A year ago: Compaq's Eckhard flees to London
Great Stan of Haircuts talks at gruesome hotel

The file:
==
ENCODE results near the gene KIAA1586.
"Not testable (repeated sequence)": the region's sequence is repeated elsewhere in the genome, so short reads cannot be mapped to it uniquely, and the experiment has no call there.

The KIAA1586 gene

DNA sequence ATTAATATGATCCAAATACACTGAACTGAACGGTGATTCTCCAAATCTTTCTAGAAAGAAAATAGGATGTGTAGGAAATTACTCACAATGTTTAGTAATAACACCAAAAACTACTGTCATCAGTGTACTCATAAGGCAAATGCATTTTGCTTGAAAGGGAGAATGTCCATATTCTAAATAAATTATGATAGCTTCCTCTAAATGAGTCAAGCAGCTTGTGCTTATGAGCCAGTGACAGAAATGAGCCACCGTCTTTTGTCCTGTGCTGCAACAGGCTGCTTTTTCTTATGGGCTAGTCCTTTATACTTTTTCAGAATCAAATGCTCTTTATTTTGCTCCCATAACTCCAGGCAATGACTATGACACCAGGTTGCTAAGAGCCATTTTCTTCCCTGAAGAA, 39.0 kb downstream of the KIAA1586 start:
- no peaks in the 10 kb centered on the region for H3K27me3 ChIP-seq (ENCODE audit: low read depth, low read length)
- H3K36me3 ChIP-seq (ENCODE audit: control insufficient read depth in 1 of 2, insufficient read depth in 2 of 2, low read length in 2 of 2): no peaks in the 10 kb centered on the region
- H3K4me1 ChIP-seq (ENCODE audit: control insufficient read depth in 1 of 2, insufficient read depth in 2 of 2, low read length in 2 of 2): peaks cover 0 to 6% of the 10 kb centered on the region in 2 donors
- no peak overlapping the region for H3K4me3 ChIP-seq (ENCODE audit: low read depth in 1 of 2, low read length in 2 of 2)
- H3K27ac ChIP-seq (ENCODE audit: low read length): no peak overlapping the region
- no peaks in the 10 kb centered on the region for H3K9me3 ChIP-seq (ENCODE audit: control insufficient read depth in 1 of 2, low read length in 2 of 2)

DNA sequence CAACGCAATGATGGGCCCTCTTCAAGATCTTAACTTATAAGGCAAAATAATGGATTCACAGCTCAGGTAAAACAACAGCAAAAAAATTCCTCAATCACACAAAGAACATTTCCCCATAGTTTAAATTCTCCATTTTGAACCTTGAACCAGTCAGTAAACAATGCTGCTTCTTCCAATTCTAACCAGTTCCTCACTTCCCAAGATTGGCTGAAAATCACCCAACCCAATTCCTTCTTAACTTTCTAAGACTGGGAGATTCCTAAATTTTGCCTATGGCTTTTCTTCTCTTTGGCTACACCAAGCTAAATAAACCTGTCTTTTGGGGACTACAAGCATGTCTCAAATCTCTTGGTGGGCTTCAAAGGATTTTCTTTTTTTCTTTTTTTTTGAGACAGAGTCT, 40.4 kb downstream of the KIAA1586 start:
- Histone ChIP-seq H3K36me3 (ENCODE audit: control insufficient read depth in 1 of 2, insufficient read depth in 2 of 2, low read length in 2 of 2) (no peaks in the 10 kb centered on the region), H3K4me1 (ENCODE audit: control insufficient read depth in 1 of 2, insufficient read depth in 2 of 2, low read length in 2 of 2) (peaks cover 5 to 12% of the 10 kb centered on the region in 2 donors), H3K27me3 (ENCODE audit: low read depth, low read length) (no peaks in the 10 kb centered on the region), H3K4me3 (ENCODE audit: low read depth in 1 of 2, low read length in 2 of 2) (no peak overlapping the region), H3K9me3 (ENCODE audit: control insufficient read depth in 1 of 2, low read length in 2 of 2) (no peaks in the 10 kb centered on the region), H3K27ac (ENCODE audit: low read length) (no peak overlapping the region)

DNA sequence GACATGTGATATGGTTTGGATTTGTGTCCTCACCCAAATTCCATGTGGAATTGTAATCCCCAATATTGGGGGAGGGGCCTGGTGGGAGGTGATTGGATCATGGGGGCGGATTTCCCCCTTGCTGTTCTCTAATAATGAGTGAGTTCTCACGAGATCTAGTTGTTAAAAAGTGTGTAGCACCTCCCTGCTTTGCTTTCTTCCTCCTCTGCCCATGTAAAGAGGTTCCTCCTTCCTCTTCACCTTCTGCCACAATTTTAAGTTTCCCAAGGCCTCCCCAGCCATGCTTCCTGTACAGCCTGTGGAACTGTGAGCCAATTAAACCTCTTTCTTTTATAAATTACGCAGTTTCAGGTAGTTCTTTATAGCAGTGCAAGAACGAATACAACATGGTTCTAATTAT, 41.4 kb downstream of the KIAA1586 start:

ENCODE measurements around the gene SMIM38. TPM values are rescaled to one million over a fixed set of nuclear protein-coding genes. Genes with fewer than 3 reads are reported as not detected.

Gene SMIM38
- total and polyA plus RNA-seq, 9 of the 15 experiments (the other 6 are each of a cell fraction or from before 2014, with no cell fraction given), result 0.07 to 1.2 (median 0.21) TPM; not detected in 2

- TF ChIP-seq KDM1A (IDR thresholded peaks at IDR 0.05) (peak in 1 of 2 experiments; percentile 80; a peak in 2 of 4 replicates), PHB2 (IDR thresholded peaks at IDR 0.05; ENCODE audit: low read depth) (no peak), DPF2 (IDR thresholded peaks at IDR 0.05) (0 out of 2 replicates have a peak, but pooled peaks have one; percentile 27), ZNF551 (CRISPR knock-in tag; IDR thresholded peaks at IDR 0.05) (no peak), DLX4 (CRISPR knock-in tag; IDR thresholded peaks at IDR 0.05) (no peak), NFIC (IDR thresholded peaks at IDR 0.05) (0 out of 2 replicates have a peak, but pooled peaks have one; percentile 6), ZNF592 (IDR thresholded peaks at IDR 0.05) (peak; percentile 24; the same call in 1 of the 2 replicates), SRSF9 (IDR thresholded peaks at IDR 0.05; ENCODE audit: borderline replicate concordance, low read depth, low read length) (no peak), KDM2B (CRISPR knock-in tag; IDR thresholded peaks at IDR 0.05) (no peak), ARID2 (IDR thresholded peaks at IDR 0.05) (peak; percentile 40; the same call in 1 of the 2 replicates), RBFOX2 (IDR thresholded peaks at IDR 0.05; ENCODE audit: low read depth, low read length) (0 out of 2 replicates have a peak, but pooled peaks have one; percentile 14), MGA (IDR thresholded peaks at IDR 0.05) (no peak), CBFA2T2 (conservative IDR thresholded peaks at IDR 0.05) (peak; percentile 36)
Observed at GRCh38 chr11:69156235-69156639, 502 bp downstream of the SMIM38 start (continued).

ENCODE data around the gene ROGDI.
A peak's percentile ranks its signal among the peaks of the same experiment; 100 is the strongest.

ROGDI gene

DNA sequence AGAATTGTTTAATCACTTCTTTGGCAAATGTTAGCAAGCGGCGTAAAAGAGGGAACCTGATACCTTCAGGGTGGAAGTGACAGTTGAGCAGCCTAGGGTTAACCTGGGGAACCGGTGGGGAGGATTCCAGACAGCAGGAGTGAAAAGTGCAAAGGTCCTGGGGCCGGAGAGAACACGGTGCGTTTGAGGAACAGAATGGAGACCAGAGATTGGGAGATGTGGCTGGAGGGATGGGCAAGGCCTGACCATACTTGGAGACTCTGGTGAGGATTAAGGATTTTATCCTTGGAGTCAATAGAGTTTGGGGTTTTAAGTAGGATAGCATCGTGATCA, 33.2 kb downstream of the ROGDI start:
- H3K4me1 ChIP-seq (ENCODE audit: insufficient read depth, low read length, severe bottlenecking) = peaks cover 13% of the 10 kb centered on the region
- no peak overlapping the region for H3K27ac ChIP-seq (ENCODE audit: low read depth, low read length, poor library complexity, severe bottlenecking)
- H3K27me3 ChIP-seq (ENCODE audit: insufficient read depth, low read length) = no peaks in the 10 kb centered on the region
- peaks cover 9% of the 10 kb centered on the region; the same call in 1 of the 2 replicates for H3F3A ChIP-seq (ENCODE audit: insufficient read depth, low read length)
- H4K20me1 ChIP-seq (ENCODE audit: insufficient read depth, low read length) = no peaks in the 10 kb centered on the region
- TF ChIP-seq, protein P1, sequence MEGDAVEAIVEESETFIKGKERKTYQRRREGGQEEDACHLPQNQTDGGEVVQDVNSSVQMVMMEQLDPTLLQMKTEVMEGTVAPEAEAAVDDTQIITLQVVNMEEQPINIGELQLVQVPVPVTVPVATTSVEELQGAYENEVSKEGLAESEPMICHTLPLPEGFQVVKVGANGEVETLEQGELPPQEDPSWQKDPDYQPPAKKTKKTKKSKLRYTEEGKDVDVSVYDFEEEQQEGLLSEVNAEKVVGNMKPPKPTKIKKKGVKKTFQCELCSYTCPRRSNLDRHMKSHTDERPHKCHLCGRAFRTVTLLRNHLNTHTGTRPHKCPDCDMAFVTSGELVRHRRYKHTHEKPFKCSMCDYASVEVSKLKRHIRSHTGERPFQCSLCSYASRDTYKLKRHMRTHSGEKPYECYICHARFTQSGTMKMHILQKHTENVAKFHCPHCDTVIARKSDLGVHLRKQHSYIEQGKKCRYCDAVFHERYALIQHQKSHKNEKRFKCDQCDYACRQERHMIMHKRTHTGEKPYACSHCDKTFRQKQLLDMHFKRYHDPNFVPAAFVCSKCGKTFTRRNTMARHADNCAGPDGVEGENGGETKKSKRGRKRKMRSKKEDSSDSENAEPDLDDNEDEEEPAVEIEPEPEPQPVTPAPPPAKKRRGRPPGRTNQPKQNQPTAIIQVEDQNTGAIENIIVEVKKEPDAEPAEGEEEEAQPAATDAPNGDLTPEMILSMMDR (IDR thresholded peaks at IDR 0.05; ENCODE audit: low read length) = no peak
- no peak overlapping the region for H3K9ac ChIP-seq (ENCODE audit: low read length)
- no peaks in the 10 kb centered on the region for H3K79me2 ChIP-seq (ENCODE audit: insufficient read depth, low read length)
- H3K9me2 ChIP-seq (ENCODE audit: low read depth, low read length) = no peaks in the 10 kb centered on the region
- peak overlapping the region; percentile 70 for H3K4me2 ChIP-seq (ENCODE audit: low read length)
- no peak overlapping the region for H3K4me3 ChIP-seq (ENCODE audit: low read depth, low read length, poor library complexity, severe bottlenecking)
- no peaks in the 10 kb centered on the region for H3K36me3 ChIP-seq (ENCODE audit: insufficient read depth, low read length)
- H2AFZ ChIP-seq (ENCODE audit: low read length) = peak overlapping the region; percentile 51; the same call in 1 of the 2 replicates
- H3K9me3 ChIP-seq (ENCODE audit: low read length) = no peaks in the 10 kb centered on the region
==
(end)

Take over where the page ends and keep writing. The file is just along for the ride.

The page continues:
We have spoken of The Landmark hotel before in these pages. It is distinguished by having an atrium full of very tall palm trees, which does not necessarily fit the profile of Baker Street, a mere five minutes away. Here, last Tuesday morning, was assembled a group of hacks to hear Eckhard Pfeiffer, CEO of Compaq-Digital-Tandem, outline the reasons for the proposed acquisition of Digital and to give said hacks some background. Pfeiffer, being our Man of the Year 1997, could not resist returning to his bean counting days and spelling out the ROI (return on investment, not King) figures for last year's financial results. "When we began built to order in Houston, it enabled us to become very price competitive, undercutting Dell and Gateway. We've improved our return on invested capital. Tandem is kicking in on a very similar model. If you look at Compaq alone, the ROI is 139 per cent." But pretty soon he got down to the nitty gritty, which we report here. Eckhard said: "We've just got here from New York. On Thursday, we had a board meeting to discuss the plan. We got the question from analysts earlier, what are you going to do with the $6.8 billion cash? "We've been saying for quite a while our key focus is on the enterprise. We saw the opportunity but we did not have all the resources. It is possible to run on NT but at Compaq we realised that in many bidding situations we couldn't offer everything our customers wanted. "There was a space in between Compaq and Tandem and that was the origin of the idea to acquire another company. Services and support is a huge opportunity but for truly global services and support, Compaq had to rely on many, many partners." The other attraction, he said, was Digital's huge customer base and its product portfolio. "Digital has a very rich heritage in terms of products and technologies and we see the ability to participate in large scale enterprises. One example is that Digital won a $1.6 billion contract with the US Post Office. Compaq was not ready to step up to the table and we clearly wanted that capability. "Compaq had 2,000 sales executives. We added 1,500 more with Tandem and now we're adding 14,000. "Clearly we said we wanted to do it all and at the same time we are the market leader in consumer PCs. It takes us immediately in terms of sales to the number two worldwide. We thought it would take $50 billion to get there but we just passed HP. If you take out HP's test and equipment, we're $2.5 billion ahead of them. "Compaq is now number one in the world in terms of NT. Compaq alone is the number one customer of Microsoft in the world. "It is clearly a major step in the enterprise strategy. Compaq is moving in as the leader in standards based computing. "The Alpha configuration is also important. Tandem has tremendous vertical markets and so does Digital. Digital has always been known for its rich technology that was never fully utilised. We hope we can take that much, much further. "The credibility of Digital will rise dramatically, it has leadership with 64-bit technology and with Alpha, Open VMS and Digital Unix. ®
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